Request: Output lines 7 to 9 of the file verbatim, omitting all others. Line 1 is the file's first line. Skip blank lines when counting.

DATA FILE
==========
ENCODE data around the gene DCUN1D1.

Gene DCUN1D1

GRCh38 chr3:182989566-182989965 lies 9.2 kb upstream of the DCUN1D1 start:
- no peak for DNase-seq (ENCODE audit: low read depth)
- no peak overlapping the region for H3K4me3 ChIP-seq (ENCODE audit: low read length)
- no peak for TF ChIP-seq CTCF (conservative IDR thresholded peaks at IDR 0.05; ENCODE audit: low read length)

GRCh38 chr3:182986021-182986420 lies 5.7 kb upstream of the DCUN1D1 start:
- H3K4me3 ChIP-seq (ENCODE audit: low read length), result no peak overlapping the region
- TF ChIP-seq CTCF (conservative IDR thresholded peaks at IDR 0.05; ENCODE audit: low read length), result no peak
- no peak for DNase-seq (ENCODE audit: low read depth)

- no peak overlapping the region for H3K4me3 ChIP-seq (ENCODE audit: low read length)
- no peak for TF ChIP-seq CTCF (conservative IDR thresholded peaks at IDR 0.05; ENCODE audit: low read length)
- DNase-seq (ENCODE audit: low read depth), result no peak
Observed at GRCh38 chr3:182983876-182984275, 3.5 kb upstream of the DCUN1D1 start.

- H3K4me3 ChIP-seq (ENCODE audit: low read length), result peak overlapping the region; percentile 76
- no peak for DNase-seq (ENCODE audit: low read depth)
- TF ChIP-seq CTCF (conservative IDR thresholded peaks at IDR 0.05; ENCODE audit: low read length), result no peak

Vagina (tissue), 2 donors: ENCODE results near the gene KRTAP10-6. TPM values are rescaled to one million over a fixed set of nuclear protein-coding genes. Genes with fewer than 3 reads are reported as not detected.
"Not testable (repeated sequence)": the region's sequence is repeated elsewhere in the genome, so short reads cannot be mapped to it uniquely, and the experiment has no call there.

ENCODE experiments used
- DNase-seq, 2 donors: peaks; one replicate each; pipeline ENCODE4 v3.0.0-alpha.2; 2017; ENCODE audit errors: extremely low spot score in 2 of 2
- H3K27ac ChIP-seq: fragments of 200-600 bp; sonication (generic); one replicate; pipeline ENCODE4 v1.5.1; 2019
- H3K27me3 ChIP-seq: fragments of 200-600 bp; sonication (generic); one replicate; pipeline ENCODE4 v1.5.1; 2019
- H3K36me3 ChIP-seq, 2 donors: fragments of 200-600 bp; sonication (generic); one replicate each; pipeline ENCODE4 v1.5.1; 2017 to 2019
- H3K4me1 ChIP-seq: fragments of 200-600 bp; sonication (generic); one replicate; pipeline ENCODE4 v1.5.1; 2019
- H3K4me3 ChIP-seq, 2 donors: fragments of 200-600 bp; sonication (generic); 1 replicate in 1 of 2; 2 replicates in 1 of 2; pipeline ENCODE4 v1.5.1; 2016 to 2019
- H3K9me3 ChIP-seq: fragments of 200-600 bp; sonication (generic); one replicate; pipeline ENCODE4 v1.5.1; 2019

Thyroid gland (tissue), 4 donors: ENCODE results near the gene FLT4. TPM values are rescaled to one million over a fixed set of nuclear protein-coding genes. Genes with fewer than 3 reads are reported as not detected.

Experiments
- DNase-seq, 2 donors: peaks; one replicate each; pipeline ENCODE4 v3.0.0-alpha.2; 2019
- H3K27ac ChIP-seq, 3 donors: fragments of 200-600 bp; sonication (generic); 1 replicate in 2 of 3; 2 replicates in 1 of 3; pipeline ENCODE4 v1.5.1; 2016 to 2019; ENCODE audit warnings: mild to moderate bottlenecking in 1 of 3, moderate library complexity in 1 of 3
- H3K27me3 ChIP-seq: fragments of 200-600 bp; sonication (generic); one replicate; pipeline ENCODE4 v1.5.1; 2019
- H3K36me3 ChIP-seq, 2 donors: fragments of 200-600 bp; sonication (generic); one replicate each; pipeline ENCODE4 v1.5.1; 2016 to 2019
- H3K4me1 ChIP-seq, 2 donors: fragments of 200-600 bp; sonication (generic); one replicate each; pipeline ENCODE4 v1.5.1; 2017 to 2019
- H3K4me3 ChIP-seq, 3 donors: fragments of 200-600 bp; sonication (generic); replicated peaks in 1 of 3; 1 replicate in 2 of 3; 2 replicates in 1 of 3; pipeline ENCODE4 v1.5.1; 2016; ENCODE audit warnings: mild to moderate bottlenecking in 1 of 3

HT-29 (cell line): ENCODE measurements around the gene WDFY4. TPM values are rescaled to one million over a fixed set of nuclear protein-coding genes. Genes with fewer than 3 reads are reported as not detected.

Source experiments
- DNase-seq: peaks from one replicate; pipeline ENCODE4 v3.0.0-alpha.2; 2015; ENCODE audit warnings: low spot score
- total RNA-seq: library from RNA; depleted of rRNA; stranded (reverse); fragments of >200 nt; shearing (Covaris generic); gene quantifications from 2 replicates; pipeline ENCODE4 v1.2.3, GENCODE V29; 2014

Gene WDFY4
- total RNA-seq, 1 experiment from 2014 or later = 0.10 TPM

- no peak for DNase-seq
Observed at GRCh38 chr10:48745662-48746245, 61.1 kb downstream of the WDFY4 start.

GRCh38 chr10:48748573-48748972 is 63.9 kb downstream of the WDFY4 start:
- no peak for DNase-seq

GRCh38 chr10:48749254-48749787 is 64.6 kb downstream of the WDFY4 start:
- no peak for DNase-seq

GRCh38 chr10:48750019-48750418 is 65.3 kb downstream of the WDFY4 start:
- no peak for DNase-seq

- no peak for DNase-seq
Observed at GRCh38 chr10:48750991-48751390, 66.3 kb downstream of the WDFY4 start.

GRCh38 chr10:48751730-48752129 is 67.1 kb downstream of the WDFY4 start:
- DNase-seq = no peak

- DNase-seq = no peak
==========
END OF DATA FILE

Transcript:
GRCh38 chr3:182986021-182986420 lies 5.7 kb upstream of the DCUN1D1 start:
- H3K4me3 ChIP-seq (ENCODE audit: low read length), result no peak overlapping the region
- TF ChIP-seq CTCF (conservative IDR thresholded peaks at IDR 0.05; ENCODE audit: low read length), result no peak